Intellectual Property Rights in Covaxin – Part 2 (IP Ownership in Publicly Funded Research)
In Part II of this post, Anupriya and Swaraj analyse the broader issue of IP ownership in outcomes of publicly funded research. They note that the government’s retention of IPR in Covaxin and the novel mRNA vaccine in the pipeline, would enable it to be in a position to share them with the rest of the developing world. They examine the patchwork of rules, regulations and guidelines governing this issue, and argue that instead of leading to certitude and consistency, these scattered (and sometimes mutually inconsistent) policies have exacerbated the lack of clarity on this issue. They note the welcome shift heralded by the draft 5th Science, Technology and Innovation Policy in its attempts regarding regulation of IP in the innovation ecosystem. However, they also caution that the policy has been criticized for paying mere lip-service to the laudable goals of innovation and access without providing any effective guidance on how these goals will be realized, especially given the assumptions on state-center coordination. They conclude that the government’s lack of control over IP rights in Covaxin have cost India the opportunity to provide relief to several poorer countries in the world.
Intellectual Property Rights in Covaxin – Part 3 (IP Rights over Clinical Drug Trials (CT) Data)
In part III of this post, Anupriya analyses the refusal of the government to share clinical trial (CT) data of Covaxin, which was granted approval in ‘clinical trial mode’ without phase 3 efficacy data and was approved for regular emergency use authorization only on March 11, 2021. She examines the nature and extent of protection over CT data in India as well as India’s TRIPS obligations in this regard. She notes that both Sections 8(1)(d) and 8(1)(e) of the RTI Act, cited to exempt the information from disclosure via RTIs, can be overridden due to larger public interest involved as per the text of these Sections itself. She argues that not many concerns come to mind which would be as compellingly within the ambit of public health and interest as vaccination amidst a deadly pandemic in a densely populated country with abject inequalities in access to medical infrastructure as India. She concludes that such disclosure would also not violate Article 39(3) of the TRIPS.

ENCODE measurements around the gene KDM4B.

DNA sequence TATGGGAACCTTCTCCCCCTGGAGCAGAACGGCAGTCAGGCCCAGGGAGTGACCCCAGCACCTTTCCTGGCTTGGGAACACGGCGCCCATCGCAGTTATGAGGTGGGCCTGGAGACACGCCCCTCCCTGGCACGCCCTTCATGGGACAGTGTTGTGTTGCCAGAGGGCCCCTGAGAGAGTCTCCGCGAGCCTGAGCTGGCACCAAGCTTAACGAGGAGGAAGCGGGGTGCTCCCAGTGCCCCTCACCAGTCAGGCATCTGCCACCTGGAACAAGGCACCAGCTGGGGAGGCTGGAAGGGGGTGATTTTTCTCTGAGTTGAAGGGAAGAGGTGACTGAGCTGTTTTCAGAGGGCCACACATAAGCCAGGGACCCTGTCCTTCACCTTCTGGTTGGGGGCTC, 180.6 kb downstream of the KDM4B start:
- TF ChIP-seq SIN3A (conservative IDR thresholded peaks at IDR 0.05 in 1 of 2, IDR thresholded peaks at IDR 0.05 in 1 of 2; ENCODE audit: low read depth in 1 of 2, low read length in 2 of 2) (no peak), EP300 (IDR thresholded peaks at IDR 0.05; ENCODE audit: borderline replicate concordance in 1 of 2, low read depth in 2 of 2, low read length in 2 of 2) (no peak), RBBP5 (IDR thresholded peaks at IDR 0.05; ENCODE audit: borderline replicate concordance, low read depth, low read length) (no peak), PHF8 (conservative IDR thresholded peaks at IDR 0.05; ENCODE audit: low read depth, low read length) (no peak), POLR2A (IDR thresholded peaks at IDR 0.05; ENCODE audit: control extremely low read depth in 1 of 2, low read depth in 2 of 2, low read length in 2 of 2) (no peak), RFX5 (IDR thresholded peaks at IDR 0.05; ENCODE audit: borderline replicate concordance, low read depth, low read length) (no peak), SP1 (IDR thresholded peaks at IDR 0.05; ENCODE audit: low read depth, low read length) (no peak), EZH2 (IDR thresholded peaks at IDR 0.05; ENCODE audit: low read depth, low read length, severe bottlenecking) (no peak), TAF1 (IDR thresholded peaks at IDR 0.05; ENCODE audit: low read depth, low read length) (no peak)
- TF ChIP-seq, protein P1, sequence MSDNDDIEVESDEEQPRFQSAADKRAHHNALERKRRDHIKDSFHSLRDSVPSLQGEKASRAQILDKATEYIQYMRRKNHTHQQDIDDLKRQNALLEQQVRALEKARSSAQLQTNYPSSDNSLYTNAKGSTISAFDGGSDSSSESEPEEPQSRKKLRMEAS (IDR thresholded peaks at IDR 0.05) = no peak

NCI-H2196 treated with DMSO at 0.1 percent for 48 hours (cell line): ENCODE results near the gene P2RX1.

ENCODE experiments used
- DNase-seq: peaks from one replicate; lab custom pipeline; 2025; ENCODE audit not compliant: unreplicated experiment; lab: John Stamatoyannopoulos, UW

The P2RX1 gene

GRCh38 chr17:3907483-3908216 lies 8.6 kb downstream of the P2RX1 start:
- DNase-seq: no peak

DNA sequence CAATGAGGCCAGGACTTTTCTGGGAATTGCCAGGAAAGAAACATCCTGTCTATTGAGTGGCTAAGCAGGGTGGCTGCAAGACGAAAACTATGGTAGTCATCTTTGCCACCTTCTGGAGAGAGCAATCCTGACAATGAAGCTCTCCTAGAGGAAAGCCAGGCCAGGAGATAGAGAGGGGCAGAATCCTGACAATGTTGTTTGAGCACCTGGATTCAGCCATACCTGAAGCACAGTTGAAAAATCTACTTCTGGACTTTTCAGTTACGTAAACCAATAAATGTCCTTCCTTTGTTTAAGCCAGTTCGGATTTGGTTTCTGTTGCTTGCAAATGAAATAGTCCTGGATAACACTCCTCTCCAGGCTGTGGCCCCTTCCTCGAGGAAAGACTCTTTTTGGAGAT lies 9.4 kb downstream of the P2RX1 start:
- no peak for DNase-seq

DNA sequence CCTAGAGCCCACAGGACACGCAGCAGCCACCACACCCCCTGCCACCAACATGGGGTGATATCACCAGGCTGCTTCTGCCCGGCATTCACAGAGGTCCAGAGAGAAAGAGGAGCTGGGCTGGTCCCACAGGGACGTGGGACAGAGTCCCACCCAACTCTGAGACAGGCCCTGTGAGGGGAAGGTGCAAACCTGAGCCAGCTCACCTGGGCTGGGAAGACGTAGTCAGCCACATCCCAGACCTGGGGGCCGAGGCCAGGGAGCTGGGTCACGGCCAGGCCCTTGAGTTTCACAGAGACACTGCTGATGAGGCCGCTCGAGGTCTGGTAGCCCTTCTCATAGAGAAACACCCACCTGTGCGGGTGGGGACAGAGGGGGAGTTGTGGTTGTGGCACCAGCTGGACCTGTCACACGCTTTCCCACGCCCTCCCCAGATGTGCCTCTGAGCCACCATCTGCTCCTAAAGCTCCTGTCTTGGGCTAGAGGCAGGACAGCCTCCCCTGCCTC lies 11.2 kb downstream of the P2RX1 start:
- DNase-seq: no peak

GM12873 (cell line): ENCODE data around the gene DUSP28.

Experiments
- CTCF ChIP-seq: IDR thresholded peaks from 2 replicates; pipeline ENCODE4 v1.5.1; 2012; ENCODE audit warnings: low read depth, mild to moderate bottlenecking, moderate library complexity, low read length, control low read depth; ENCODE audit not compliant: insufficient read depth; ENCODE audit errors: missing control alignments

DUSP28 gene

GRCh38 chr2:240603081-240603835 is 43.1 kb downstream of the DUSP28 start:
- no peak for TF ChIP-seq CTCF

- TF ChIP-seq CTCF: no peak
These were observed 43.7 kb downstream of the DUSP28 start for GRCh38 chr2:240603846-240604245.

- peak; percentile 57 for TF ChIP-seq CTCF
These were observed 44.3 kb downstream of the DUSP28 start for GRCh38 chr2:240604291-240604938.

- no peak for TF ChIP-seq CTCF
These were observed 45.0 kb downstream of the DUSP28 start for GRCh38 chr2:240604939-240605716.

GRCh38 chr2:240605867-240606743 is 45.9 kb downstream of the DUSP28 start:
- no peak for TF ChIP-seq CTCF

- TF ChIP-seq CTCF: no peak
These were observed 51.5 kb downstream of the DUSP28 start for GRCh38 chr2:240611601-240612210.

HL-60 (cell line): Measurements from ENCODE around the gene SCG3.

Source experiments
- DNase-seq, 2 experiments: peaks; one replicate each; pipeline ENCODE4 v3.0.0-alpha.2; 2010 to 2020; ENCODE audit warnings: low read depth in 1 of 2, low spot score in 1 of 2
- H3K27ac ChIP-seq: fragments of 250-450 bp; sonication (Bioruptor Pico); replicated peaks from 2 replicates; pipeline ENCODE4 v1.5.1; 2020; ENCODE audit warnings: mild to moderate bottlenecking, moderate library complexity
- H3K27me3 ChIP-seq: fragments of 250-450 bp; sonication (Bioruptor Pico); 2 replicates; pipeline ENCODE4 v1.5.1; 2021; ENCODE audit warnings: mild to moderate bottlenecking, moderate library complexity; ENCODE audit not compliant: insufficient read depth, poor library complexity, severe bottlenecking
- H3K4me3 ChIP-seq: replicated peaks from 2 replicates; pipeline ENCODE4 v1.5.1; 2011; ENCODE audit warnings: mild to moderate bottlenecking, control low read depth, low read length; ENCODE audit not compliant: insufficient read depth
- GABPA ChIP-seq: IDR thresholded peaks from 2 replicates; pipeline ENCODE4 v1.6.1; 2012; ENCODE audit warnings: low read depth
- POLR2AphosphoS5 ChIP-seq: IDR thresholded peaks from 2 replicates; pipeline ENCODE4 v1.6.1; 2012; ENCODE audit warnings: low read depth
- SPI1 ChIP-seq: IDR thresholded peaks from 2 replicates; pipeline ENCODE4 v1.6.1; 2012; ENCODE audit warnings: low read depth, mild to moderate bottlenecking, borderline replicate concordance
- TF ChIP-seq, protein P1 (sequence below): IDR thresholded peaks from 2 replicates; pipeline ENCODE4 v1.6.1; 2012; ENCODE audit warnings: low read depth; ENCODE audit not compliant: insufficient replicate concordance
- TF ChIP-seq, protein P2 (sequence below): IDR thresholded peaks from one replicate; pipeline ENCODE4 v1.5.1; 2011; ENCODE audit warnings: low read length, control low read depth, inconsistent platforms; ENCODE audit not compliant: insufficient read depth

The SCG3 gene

Copyright Rules Amendment 2021: Appellate Board, Copyright Societies, and More
In this post, Nikhil analyses the Central Government’s recent notification of the Copyright (Amendment) Rules, 2021. The amendments replace ‘Copyright Board’ in the rules with ‘Appellate Board’ similar to the draft, which Nikhil notes is a redundant exercise given the plan to scrap the Appellate Board soon. He highlights that the introduction of a mandatory annual transparency report to be published by Copyright Societies is the most significant addition which will help in resolving information asymmetries that have plagued the functioning of copyright societies generally where authors have not received their due share of royalties. He also notes that not including the draft’s proposal of a proportionate voting mechanism in accordance with the number of works or royalties received by a member, or their duration of membership in the final amendments is a welcome change. This is because it would have adversely impacted the smaller players in societies. Analysing a few other amendments and omissions, he concludes that a holistic, transparent and inclusive review of the rules is required.
Bombay HC Rejects Mandatory Copyright Registration: Is it time to Reconsider Automatic Protection?